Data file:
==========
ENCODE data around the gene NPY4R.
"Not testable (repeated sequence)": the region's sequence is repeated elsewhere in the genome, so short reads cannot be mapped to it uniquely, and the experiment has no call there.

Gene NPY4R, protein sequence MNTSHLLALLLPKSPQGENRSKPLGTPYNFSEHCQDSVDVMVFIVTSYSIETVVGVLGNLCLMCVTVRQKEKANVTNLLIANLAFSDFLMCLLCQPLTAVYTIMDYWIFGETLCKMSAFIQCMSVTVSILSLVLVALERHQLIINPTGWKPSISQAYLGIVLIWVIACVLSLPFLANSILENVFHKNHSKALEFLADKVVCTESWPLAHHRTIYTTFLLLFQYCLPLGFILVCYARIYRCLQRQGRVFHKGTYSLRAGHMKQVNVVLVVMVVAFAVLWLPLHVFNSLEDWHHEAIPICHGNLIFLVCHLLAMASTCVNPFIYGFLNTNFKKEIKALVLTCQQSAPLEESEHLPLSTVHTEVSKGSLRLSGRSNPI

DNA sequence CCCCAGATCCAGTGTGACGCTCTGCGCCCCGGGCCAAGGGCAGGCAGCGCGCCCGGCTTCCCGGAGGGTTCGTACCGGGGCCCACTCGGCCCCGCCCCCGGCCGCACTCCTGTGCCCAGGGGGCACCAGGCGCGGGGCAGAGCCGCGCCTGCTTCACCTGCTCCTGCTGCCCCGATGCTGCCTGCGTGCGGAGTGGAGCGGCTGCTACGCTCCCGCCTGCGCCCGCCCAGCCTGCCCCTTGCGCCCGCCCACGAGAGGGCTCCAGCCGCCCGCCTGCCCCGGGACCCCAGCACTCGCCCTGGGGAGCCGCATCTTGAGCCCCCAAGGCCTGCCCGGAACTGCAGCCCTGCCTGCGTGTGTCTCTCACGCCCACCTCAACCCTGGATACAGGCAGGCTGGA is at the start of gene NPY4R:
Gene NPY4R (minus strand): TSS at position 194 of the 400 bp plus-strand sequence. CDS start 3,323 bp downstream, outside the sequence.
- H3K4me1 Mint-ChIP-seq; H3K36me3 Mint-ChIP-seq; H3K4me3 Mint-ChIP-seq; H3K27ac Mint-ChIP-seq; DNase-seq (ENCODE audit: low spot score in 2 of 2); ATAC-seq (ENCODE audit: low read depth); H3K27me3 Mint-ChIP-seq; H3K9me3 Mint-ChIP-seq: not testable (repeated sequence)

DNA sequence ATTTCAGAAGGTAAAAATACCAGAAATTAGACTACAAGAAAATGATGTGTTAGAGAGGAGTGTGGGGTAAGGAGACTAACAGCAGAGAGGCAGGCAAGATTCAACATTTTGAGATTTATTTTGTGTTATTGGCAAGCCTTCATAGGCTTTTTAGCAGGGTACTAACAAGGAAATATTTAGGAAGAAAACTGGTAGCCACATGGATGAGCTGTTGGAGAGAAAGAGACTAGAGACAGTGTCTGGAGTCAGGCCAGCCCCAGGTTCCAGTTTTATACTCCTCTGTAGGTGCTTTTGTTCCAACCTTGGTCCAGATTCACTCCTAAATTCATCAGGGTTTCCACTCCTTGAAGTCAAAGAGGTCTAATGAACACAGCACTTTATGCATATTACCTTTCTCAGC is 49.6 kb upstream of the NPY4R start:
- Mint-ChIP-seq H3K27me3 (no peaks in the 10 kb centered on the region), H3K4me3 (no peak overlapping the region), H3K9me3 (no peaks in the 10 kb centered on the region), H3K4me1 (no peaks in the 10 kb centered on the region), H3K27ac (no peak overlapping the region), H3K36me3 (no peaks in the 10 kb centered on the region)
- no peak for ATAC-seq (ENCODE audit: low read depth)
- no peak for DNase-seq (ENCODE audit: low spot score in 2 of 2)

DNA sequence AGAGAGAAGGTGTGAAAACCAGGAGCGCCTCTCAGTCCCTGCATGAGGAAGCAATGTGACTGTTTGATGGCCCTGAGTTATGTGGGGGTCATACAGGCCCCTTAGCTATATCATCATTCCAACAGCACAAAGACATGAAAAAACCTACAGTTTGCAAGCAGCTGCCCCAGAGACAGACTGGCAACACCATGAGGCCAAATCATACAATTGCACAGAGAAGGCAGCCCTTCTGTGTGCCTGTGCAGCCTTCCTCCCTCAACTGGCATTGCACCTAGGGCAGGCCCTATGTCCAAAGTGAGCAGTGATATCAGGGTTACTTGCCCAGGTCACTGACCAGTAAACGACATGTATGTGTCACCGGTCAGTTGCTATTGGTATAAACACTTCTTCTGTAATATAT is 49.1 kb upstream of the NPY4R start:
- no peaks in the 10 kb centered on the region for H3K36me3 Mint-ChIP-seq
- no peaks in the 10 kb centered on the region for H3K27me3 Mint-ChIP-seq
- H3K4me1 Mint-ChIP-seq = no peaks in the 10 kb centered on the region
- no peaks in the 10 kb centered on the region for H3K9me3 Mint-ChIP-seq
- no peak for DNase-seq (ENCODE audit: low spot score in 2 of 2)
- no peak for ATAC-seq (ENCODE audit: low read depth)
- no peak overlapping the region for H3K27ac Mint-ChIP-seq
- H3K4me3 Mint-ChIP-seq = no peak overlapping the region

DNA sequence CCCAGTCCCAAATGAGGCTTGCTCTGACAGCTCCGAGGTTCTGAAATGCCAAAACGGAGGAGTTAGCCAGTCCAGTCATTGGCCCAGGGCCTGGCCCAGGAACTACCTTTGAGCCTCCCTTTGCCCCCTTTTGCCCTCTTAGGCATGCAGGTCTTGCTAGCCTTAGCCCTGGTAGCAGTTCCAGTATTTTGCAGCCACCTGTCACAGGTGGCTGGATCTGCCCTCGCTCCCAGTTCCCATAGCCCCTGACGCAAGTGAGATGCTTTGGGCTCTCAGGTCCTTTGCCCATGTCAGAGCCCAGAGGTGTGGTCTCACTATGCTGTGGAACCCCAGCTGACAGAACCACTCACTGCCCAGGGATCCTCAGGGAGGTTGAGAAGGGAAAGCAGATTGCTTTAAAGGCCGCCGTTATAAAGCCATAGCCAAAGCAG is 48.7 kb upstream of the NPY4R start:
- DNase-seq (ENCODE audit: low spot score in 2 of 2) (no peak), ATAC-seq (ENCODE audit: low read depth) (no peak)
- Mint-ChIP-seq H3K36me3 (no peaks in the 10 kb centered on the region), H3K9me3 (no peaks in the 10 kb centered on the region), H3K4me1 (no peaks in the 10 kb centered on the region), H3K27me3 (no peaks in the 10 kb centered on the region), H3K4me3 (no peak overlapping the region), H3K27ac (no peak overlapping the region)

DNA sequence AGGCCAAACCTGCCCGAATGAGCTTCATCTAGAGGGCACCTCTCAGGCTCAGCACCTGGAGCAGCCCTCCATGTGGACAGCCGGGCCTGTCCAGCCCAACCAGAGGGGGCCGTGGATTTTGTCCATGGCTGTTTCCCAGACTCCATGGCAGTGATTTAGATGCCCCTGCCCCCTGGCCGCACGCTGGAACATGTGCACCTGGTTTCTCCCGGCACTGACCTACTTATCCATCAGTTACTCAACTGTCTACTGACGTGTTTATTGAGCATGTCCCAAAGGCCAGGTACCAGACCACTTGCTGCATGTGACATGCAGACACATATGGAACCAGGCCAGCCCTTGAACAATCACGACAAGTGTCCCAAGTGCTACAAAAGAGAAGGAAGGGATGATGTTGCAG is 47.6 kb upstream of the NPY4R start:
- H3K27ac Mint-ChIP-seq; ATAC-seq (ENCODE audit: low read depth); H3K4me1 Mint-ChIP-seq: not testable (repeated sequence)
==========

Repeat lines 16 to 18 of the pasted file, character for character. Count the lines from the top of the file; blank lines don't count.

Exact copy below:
- no peak for DNase-seq (ENCODE audit: low spot score in 2 of 2)
- no peak for ATAC-seq (ENCODE audit: low read depth)
- no peak overlapping the region for H3K27ac Mint-ChIP-seq